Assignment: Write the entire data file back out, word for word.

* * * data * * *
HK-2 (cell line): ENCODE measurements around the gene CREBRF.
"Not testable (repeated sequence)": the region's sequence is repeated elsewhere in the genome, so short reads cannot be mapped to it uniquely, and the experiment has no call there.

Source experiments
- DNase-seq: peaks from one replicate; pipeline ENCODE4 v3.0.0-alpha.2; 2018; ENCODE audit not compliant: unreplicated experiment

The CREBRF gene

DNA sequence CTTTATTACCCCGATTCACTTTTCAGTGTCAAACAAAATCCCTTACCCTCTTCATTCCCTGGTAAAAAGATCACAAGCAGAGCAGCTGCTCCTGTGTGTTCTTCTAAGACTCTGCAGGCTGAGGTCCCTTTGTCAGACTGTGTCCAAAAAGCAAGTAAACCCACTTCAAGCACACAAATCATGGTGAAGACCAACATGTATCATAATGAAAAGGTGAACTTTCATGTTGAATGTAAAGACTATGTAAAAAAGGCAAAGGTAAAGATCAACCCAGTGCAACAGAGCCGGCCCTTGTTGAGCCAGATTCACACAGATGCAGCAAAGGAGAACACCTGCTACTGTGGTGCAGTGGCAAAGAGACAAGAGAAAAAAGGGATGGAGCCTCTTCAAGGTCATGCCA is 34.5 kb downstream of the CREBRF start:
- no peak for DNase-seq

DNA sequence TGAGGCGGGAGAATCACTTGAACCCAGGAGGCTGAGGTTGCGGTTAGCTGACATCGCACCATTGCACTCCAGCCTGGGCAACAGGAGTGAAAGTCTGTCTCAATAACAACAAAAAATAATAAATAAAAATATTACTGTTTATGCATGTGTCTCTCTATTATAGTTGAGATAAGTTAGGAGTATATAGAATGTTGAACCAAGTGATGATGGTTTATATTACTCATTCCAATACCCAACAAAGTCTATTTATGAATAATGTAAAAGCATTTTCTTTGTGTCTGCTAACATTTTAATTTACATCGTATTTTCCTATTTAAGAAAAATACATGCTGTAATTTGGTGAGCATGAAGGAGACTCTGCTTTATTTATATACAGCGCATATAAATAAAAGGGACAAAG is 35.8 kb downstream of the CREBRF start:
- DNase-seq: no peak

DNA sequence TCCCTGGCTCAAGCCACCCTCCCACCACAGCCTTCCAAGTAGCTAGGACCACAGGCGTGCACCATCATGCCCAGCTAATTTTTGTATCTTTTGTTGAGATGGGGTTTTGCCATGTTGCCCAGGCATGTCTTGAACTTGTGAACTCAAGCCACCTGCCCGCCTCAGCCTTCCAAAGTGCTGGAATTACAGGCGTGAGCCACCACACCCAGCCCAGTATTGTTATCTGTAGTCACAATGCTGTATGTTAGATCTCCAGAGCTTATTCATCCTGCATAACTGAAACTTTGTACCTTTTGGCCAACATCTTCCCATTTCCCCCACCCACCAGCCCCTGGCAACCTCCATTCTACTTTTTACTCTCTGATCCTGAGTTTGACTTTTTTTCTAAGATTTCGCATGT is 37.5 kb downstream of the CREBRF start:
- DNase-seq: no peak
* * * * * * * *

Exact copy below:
HK-2 (cell line): ENCODE measurements around the gene CREBRF.
"Not testable (repeated sequence)": the region's sequence is repeated elsewhere in the genome, so short reads cannot be mapped to it uniquely, and the experiment has no call there.

Source experiments
- DNase-seq: peaks from one replicate; pipeline ENCODE4 v3.0.0-alpha.2; 2018; ENCODE audit not compliant: unreplicated experiment

The CREBRF gene

DNA sequence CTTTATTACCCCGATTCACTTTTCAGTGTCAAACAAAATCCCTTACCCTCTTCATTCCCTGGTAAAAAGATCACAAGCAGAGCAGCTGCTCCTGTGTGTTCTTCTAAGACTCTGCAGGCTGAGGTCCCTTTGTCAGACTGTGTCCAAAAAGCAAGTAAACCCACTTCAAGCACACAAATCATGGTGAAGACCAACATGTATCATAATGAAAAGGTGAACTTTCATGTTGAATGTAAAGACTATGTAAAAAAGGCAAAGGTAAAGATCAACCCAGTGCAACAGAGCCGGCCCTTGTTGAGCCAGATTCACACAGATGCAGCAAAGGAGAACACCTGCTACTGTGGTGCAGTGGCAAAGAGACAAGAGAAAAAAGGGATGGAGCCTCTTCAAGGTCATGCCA is 34.5 kb downstream of the CREBRF start:
- no peak for DNase-seq

DNA sequence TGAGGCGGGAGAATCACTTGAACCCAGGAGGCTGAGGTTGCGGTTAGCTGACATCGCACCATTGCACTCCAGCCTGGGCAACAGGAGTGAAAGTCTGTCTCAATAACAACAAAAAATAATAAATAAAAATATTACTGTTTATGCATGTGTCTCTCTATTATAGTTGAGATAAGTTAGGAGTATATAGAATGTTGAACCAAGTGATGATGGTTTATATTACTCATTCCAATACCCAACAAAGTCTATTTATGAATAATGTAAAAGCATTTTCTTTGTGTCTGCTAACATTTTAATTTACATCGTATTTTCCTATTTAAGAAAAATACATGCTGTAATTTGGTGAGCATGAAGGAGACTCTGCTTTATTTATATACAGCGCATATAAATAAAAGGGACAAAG is 35.8 kb downstream of the CREBRF start:
- DNase-seq: no peak

DNA sequence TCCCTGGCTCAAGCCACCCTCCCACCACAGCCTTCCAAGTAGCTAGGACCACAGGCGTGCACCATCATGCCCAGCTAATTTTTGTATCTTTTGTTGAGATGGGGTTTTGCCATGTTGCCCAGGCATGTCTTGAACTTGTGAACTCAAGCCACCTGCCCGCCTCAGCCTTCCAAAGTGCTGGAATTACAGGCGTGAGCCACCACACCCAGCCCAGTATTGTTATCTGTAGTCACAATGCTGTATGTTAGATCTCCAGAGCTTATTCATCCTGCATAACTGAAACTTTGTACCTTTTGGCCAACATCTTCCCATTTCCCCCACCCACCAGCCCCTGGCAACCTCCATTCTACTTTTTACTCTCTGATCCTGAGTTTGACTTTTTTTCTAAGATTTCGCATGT is 37.5 kb downstream of the CREBRF start:
- DNase-seq: no peak